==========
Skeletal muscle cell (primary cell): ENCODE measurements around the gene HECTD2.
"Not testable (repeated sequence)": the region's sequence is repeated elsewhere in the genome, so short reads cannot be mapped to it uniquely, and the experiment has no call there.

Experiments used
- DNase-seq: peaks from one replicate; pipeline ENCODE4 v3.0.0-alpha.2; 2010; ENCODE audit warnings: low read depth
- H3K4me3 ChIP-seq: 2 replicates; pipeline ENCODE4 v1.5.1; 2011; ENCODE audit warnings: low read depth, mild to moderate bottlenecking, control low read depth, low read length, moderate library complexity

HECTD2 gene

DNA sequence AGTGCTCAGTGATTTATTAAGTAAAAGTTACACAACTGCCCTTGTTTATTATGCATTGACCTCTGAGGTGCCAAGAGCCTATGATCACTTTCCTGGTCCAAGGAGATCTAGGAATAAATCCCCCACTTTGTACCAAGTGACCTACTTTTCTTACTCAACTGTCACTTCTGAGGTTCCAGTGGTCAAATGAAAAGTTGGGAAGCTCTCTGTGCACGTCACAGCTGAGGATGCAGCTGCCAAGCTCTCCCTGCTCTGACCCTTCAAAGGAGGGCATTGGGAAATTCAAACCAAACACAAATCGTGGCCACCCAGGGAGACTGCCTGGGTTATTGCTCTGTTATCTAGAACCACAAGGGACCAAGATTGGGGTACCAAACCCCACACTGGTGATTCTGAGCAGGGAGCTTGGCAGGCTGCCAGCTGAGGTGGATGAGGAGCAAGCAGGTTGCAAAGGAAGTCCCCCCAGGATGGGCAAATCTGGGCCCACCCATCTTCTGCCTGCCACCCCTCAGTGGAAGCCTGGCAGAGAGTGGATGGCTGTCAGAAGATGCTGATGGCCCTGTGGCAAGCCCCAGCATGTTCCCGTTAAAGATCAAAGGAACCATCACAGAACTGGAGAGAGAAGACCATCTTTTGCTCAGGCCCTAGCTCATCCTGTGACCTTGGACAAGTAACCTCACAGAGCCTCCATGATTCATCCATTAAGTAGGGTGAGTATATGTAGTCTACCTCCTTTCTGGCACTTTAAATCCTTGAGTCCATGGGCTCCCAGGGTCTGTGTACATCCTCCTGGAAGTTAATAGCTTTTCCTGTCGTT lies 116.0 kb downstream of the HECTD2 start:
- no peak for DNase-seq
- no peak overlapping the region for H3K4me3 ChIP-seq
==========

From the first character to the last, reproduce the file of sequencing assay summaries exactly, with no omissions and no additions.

Skeletal muscle cell (primary cell): ENCODE measurements around the gene HECTD2.
"Not testable (repeated sequence)": the region's sequence is repeated elsewhere in the genome, so short reads cannot be mapped to it uniquely, and the experiment has no call there.

Experiments used
- DNase-seq: peaks from one replicate; pipeline ENCODE4 v3.0.0-alpha.2; 2010; ENCODE audit warnings: low read depth
- H3K4me3 ChIP-seq: 2 replicates; pipeline ENCODE4 v1.5.1; 2011; ENCODE audit warnings: low read depth, mild to moderate bottlenecking, control low read depth, low read length, moderate library complexity

HECTD2 gene

DNA sequence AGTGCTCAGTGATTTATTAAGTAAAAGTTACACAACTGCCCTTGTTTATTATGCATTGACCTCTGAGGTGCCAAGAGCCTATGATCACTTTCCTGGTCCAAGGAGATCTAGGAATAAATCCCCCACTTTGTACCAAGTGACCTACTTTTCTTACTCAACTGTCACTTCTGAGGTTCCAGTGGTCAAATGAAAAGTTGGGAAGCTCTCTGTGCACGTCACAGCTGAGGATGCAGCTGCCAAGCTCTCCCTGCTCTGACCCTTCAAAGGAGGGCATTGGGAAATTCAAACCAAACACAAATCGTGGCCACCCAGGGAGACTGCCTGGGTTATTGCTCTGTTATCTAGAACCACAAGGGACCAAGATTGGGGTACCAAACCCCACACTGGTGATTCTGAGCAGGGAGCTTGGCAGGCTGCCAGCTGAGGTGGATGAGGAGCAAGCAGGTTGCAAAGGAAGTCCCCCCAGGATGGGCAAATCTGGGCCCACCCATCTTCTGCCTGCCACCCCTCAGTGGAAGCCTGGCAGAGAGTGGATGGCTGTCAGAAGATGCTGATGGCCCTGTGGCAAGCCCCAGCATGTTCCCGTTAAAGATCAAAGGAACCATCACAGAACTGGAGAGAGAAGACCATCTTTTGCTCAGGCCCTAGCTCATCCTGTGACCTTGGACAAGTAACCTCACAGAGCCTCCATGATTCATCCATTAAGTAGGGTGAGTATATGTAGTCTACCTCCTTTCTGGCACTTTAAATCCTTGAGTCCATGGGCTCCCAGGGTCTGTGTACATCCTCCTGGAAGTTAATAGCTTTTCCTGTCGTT lies 116.0 kb downstream of the HECTD2 start:
- no peak for DNase-seq
- no peak overlapping the region for H3K4me3 ChIP-seq